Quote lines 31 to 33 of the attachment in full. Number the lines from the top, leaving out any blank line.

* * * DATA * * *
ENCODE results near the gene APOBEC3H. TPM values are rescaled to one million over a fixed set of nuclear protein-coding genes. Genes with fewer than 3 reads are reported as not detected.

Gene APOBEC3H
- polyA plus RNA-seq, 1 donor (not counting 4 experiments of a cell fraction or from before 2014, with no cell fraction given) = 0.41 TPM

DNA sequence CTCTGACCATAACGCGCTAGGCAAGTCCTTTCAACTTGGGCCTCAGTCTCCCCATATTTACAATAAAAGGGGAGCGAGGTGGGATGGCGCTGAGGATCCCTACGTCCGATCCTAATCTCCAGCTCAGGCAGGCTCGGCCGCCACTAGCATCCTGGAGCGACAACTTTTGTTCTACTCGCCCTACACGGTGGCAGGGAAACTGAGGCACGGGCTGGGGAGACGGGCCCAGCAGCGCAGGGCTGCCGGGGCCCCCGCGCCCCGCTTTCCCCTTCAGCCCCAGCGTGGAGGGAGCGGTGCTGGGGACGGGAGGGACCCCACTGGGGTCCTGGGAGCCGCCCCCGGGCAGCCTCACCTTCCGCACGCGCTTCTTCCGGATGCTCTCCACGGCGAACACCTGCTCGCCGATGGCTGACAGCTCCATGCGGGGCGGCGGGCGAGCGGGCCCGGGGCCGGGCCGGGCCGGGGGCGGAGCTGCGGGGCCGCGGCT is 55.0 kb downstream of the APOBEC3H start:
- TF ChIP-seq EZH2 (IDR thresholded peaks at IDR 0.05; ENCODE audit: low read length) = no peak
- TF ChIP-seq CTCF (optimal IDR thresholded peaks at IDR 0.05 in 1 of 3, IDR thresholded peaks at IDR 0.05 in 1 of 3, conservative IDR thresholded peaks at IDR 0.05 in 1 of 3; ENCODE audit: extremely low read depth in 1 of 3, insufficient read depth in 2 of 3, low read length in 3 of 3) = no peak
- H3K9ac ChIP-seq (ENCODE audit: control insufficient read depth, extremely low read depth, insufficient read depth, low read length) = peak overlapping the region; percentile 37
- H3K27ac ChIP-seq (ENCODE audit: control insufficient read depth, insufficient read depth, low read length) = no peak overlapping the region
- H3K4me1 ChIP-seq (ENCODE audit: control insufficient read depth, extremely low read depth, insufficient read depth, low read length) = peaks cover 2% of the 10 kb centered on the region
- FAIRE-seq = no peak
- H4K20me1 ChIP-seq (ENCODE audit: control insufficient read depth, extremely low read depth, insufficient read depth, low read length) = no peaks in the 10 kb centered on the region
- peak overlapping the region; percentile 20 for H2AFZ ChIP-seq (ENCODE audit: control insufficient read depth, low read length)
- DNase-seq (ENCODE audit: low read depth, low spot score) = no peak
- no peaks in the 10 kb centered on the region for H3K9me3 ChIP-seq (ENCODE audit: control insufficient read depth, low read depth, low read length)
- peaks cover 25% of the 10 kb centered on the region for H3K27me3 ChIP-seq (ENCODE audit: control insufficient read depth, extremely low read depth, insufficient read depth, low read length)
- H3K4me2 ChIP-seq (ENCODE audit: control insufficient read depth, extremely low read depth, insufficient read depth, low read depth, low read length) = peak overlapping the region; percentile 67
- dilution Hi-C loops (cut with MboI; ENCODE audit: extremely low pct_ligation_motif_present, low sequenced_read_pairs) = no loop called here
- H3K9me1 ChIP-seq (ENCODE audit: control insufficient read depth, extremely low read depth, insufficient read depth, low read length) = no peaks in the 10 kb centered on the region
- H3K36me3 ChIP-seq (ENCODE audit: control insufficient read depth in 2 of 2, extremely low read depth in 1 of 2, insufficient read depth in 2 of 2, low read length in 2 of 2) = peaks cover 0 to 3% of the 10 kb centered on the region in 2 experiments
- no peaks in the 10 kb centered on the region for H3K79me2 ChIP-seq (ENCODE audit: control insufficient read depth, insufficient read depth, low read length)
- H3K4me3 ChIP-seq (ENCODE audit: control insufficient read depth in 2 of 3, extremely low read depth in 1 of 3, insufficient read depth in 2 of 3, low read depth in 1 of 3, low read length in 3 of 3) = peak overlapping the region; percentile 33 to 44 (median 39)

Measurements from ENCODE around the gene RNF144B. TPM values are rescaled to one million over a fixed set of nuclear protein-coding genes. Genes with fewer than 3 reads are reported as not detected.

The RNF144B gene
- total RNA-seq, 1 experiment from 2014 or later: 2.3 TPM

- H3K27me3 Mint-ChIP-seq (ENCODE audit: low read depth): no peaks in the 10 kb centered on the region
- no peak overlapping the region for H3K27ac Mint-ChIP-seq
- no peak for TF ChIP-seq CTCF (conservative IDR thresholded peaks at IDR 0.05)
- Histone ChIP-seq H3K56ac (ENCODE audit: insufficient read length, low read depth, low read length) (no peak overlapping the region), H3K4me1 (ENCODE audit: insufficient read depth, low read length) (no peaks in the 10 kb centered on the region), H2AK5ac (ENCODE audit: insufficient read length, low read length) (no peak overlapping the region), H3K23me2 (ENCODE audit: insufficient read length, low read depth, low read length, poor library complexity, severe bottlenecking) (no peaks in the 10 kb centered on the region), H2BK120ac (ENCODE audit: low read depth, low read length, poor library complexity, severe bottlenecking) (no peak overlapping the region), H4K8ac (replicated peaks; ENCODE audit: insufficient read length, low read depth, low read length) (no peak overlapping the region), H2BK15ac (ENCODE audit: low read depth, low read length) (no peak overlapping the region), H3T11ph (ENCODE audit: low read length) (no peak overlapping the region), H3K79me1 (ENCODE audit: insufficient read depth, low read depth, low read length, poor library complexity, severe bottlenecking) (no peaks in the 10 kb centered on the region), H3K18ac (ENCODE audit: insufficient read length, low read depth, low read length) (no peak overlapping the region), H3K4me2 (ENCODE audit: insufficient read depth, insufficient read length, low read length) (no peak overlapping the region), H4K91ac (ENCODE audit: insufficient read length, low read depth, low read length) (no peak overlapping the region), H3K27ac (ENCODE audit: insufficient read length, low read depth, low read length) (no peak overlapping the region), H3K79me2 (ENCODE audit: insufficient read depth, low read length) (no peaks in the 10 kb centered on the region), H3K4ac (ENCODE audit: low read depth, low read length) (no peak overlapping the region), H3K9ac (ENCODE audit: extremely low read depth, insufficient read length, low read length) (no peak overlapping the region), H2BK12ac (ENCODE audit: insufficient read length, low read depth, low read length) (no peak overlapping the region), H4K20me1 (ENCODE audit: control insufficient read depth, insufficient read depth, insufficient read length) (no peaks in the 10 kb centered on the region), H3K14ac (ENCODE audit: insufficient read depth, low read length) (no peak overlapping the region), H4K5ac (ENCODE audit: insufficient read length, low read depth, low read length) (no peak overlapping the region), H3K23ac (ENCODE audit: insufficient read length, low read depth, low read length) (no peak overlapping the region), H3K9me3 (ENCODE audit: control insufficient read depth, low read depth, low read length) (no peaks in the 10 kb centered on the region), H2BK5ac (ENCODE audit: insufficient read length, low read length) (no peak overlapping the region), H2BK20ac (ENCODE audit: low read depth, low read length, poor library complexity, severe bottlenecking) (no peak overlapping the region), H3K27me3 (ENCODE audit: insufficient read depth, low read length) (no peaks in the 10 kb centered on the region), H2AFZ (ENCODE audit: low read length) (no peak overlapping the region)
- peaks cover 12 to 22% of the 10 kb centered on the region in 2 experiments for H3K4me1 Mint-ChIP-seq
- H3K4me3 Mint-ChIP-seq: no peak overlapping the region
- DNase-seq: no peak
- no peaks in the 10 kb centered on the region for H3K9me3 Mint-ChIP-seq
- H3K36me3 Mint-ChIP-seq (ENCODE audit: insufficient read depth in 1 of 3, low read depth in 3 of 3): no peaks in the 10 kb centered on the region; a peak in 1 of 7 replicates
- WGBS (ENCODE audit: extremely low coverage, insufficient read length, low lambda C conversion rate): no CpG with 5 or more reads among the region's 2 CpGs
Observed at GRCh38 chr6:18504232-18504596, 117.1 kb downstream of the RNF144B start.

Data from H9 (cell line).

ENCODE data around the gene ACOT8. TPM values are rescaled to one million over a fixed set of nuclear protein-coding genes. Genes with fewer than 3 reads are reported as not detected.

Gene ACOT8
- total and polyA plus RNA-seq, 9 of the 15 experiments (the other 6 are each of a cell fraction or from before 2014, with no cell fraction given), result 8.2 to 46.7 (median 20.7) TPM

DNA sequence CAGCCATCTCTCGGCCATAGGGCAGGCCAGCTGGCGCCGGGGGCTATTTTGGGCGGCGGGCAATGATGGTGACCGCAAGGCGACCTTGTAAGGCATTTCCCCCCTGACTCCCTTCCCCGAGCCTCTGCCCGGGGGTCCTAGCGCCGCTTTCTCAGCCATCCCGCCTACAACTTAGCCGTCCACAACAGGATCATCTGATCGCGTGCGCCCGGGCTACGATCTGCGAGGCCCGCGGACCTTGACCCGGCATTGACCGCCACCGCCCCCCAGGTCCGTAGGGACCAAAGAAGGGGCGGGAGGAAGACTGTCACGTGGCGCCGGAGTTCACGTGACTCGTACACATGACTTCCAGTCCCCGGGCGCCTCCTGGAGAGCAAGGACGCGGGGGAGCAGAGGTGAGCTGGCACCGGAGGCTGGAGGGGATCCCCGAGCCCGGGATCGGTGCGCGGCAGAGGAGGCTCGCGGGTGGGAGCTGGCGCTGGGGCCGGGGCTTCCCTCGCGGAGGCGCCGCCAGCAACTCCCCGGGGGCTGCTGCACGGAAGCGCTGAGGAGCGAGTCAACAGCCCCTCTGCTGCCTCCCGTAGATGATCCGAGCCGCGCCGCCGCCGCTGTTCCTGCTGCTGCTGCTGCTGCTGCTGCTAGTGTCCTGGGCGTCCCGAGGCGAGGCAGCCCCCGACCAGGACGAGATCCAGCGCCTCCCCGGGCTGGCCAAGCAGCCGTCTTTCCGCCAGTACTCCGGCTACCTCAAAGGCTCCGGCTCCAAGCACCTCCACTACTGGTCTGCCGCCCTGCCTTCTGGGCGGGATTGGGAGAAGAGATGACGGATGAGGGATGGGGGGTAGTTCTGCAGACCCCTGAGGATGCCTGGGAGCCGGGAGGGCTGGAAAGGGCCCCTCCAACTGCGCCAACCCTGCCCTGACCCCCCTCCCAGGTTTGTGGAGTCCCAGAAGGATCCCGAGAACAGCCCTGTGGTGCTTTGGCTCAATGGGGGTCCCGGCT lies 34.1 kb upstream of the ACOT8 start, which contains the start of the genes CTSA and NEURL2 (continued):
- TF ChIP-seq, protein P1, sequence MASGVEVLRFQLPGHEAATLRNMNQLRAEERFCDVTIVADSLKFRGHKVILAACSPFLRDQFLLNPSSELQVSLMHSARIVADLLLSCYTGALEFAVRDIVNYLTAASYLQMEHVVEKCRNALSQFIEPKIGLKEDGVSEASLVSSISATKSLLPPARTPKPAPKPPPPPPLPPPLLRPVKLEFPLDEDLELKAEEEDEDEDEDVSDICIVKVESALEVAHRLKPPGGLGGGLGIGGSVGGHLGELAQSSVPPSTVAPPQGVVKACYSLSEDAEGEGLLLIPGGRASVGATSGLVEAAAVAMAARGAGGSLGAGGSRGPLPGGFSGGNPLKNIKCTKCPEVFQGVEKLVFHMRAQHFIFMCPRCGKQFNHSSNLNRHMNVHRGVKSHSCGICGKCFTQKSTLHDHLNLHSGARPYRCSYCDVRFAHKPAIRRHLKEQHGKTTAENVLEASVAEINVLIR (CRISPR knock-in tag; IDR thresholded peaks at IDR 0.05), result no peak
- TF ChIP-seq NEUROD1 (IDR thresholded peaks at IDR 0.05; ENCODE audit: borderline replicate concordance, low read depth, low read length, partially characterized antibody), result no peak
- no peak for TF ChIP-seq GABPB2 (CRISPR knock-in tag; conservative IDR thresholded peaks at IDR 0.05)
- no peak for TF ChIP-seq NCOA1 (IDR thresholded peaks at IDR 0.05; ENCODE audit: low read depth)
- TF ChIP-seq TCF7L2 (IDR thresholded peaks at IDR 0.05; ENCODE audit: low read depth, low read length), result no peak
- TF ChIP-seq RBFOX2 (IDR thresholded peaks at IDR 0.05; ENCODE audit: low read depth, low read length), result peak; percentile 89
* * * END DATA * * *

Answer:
- DNase-seq: no peak
- no peaks in the 10 kb centered on the region for H3K9me3 Mint-ChIP-seq
- H3K36me3 Mint-ChIP-seq (ENCODE audit: insufficient read depth in 1 of 3, low read depth in 3 of 3): no peaks in the 10 kb centered on the region; a peak in 1 of 7 replicates